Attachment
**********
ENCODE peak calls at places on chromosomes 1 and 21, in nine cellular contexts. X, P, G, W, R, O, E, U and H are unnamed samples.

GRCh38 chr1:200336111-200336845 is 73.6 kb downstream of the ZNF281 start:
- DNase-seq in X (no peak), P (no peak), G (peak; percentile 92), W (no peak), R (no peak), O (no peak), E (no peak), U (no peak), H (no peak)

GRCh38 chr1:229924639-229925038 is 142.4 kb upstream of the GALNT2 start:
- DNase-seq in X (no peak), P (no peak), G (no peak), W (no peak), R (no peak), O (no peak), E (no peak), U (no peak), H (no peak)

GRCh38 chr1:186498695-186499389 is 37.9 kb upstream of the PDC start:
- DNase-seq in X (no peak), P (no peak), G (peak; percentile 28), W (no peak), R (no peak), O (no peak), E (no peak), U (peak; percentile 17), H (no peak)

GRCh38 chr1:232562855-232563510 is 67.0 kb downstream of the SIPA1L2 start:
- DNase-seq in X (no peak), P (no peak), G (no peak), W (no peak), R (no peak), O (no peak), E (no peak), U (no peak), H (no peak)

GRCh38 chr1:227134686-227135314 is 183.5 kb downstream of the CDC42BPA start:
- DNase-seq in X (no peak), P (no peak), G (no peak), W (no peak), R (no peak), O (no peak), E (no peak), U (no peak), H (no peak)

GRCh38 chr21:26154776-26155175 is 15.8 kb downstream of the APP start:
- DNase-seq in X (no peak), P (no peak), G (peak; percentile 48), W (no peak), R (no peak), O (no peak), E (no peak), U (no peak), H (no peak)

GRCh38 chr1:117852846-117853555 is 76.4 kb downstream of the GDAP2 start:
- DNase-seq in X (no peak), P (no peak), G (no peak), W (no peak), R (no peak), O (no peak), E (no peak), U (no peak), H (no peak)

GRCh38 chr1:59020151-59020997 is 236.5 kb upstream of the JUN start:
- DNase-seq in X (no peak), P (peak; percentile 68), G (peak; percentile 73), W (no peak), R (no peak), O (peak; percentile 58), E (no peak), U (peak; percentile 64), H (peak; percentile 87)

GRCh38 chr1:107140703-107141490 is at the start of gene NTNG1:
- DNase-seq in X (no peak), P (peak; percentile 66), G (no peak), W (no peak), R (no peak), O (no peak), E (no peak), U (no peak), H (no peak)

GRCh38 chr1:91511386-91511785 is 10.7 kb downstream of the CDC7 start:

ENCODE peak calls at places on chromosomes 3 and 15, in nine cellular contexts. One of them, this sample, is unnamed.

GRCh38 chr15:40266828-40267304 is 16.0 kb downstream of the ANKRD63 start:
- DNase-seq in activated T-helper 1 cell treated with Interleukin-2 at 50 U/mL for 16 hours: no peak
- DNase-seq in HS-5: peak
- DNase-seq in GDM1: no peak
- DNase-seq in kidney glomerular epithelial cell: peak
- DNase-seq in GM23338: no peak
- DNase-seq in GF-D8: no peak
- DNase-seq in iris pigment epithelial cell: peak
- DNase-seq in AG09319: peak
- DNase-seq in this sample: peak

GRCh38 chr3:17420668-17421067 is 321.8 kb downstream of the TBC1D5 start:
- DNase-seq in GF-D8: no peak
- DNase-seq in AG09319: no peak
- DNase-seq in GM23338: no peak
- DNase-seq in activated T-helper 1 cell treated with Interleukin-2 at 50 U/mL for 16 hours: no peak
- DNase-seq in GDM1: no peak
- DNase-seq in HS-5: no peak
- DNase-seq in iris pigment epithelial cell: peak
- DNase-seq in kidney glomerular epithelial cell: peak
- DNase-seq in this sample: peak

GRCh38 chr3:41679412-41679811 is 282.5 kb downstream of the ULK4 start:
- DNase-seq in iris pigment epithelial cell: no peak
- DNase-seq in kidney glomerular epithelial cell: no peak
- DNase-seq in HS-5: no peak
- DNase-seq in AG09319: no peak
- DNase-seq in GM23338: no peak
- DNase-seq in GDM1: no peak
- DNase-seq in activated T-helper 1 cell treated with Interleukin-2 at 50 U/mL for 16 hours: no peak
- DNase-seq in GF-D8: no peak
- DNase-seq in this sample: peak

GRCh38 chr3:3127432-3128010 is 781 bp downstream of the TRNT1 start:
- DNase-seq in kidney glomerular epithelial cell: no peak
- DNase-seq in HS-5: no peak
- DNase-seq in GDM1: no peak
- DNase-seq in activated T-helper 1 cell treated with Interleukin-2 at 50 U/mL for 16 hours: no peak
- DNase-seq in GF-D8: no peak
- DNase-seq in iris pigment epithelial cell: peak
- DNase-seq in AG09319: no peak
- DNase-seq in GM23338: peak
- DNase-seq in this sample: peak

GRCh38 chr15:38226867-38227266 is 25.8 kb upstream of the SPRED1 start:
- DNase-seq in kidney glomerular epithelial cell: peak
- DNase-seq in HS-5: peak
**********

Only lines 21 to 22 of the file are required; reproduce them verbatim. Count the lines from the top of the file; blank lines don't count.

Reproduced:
ENCODE peak calls at places on chromosomes 3 and 15, in nine cellular contexts. One of them, this sample, is unnamed.

GRCh38 chr15:40266828-40267304 is 16.0 kb downstream of the ANKRD63 start: